President Nana Addo Dankwa Akufo-Addo has authorized Finance Minister, Ken Ofori-Atta to commence formal engagements with the International Monetary Fund (IMF), inviting the Fund to support an economic programme put together by the government of Ghana.
A statement issued by the Ministry of Information said this follows a telephone conversation between the President and the IMF Managing Director, Miss Kristalina Georgieva, conveying Ghana’s decision to engage with the Fund.
“At a meeting on June 30th, 2022, cabinet indicated its support for the decision,” the statement said.
“The engagement with the IMF will seek to provide balance of payment support as part of a broader effort to quicken Ghana’s build back in the face of challenges induced by the Covid-19 pandemic and, recently, the Russia-Ukraine crises”.
Ghana heads back to the IMF just over three years after exiting the programme in December 2018.
Ghanaians in recent months have been feeling the pinch of record inflation and the impact of the Russia-Ukraine war amid cuts in government spending to avoid a full-blown debt crisis.
State of economy
Ghana’s economy grew by 3.3% in quarter one of 2022 compared to the same period in 2021 and inflation surged to a record of 27.6% in May.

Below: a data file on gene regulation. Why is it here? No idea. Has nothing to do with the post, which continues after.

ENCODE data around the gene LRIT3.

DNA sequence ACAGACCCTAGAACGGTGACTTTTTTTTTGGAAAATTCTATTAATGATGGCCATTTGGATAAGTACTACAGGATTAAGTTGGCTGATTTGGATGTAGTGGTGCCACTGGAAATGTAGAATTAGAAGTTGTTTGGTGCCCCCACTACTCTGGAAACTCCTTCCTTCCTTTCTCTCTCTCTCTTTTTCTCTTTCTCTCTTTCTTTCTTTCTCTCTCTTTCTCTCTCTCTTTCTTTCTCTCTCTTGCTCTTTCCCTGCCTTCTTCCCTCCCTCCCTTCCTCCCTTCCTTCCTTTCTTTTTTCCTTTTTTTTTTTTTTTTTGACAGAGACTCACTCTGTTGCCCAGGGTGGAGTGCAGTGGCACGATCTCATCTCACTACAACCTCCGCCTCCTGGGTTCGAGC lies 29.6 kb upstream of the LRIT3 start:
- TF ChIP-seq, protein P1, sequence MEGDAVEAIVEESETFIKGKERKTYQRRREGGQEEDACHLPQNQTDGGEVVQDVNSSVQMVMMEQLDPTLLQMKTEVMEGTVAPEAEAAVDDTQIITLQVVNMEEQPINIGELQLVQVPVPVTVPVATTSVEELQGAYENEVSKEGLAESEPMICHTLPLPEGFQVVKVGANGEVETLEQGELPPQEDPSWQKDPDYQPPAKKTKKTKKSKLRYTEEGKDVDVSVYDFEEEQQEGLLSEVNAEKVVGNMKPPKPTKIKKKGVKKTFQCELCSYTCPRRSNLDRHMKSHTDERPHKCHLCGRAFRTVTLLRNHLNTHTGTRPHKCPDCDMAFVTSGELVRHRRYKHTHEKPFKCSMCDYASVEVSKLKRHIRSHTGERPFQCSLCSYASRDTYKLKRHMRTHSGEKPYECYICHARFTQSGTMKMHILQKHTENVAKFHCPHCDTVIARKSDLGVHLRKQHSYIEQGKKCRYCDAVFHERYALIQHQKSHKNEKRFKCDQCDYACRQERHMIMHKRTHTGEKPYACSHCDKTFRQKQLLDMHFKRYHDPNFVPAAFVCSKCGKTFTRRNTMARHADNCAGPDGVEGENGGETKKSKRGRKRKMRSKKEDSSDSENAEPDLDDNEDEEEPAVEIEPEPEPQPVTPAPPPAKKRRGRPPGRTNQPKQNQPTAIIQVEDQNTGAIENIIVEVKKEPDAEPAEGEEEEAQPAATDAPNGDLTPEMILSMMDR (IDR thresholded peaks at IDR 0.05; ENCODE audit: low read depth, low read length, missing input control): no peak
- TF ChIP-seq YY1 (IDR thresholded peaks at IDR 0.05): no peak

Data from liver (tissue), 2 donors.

This was despite the implementation of a raft of measures targeted at ensuring the achievement of the fiscal deficit target of 7.4% of GDP in 2022.
The country is also grappling with high debt and a depreciating currency, the cedi. A controversial tax on Electronic transactions (E-Levy) approved in April and presented as a solution for the economic challenges has also not generated expected revenues.
There was a two-day protest in Accra this week over fuel price hikes, inflation and an economic downturn.
The Arise Ghana protestors presented a petition to the Ministry of Finance and Parliament demanding that the government takes “pragmatic steps to alleviate the suffering of the people of Ghana”.
The Arise Ghana group said it wanted the government to cancel the Electronic Transaction Levy (E-levy) immediately and also take steps to reduce inflation and arrest the depreciation of the cedi to help bring relief to the Ghanaian people.
The group also urged the government to take urgent steps to remove levies and taxes which it says have led to skyrocketing fuel prices and high cost of food.
Ghana at IMF
In April 2015, the country turned to the IMF for a $918-million loan to support its ailing currency and help stabilise the economy.
IMF advisors, working with the government, developed a three-part programme to restore debt sustainability, strengthen monetary policy and clean up the banking system.
Ghana exited the IMF programme in December 2018, and during the 2019 budget presentation to Parliament, the Minister of Finance, Ken Ofori-Atta, had assured the country that the government would back the IMF reforms with legal and institutional measures to ensure the irreversibility of the gains made so far.
“We are grateful to the IMF and are determined to maintain a combination of economic discipline and vibrancy that will ensure that we will not have to be rescued in that manner in the future,” he had said.